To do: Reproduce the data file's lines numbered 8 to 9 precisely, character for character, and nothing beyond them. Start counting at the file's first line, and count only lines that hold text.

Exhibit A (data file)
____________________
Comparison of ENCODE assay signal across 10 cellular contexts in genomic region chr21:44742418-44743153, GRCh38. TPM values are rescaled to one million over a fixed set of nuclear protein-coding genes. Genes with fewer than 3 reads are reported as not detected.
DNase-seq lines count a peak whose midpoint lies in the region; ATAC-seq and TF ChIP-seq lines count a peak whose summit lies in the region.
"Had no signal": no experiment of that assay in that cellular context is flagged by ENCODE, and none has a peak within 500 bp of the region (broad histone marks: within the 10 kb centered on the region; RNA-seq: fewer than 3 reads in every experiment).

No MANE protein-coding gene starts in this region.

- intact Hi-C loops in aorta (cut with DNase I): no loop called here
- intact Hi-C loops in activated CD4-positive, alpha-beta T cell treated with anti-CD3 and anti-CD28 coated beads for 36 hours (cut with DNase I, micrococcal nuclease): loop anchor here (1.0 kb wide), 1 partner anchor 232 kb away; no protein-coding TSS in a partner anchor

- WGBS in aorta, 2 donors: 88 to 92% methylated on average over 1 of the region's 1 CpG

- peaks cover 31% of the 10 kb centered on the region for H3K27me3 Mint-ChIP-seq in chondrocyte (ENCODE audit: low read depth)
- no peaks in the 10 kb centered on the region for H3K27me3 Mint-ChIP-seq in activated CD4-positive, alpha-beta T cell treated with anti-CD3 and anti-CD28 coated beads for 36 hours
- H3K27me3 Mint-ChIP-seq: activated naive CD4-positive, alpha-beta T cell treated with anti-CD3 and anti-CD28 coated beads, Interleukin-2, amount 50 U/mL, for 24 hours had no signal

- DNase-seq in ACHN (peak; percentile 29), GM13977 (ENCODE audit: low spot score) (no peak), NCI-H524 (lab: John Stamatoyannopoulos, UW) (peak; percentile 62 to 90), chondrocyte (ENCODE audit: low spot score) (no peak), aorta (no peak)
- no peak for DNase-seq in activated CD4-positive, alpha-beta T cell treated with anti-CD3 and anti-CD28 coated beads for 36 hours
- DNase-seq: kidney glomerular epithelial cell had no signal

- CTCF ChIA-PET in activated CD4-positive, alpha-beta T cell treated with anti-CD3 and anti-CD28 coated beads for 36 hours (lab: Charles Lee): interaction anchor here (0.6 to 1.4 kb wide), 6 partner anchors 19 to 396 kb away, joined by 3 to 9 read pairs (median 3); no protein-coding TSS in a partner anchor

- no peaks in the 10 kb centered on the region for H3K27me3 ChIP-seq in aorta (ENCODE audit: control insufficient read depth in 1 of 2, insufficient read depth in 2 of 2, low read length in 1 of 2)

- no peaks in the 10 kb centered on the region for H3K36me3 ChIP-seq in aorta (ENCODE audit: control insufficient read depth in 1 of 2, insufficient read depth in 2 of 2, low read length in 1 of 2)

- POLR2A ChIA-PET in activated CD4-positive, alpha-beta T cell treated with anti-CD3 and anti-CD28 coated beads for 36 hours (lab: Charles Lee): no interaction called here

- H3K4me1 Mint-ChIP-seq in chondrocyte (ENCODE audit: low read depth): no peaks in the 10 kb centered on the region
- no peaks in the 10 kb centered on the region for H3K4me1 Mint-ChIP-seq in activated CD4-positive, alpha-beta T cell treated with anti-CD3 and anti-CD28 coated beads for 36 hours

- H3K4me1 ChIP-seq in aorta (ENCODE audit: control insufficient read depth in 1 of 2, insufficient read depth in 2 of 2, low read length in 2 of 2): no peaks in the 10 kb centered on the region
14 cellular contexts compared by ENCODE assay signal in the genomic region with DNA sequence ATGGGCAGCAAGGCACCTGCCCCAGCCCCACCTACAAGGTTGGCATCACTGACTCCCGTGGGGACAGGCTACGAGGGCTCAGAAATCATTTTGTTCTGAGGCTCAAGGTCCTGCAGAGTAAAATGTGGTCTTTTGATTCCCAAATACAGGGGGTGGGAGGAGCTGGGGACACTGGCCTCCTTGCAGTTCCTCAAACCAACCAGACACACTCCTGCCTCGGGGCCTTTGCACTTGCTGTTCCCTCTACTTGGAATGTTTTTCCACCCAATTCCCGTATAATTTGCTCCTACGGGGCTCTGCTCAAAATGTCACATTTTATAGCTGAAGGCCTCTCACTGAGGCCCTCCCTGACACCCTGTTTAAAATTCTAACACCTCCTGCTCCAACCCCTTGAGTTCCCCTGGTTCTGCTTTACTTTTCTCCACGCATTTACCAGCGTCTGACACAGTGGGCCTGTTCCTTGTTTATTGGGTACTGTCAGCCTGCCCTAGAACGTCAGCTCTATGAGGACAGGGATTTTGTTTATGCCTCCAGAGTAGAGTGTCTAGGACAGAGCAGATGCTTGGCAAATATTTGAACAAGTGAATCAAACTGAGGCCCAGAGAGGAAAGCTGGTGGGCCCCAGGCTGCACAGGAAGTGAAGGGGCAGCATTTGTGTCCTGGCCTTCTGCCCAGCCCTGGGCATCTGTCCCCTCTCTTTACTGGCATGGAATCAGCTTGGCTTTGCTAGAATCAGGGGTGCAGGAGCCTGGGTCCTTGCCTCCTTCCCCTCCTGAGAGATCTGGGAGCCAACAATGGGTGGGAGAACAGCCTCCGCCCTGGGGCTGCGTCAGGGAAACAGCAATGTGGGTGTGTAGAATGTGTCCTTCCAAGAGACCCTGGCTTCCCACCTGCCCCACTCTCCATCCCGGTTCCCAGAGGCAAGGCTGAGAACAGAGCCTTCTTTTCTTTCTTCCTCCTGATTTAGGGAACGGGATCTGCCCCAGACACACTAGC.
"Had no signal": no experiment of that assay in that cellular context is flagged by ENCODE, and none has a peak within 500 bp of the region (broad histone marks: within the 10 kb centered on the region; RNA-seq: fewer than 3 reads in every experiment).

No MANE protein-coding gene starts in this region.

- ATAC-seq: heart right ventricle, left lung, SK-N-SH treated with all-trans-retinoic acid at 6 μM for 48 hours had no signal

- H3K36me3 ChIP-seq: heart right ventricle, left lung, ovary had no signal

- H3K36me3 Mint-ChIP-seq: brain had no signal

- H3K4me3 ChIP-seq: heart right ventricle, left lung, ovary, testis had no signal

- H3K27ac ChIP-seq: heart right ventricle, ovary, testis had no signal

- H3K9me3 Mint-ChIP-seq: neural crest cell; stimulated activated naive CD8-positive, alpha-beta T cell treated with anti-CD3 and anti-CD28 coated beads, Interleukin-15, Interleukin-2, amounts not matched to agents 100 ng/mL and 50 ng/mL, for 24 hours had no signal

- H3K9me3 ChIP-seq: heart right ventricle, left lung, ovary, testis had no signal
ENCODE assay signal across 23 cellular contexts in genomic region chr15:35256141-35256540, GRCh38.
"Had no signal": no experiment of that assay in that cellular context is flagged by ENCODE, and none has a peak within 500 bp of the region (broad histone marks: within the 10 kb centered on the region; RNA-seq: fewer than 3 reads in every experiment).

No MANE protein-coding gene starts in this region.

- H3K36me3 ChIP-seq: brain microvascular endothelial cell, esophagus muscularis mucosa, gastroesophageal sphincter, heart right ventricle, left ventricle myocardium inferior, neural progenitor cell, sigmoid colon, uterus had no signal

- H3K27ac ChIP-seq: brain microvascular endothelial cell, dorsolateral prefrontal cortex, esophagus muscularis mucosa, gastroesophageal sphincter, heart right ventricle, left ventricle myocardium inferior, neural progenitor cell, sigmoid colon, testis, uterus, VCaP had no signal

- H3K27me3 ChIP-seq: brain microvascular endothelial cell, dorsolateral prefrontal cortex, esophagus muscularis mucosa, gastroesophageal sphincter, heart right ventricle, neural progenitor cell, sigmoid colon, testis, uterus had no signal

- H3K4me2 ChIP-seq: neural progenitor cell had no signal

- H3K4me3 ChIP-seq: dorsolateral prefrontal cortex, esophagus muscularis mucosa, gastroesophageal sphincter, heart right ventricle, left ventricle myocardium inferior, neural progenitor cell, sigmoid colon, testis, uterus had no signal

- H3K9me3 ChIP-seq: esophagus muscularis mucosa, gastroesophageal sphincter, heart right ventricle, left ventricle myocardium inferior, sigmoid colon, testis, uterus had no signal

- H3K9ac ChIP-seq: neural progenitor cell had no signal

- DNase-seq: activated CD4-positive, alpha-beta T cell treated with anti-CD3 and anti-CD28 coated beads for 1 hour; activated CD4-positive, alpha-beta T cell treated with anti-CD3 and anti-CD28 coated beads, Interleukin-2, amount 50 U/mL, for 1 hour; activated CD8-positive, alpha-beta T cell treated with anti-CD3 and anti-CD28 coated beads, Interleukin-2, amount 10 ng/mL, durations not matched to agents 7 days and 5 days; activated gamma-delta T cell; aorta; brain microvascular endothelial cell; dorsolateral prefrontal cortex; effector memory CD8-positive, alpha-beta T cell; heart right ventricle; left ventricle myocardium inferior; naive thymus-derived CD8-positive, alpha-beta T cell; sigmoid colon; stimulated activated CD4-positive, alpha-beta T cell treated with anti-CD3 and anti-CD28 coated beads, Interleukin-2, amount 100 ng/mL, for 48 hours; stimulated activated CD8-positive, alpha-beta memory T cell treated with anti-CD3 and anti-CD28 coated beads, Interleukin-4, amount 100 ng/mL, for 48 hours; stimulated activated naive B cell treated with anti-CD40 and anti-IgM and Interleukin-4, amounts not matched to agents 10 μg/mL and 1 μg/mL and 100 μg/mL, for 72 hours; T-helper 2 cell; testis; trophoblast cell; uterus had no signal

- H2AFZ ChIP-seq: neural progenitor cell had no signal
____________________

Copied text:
- peaks cover 31% of the 10 kb centered on the region for H3K27me3 Mint-ChIP-seq in chondrocyte (ENCODE audit: low read depth)
- no peaks in the 10 kb centered on the region for H3K27me3 Mint-ChIP-seq in activated CD4-positive, alpha-beta T cell treated with anti-CD3 and anti-CD28 coated beads for 36 hours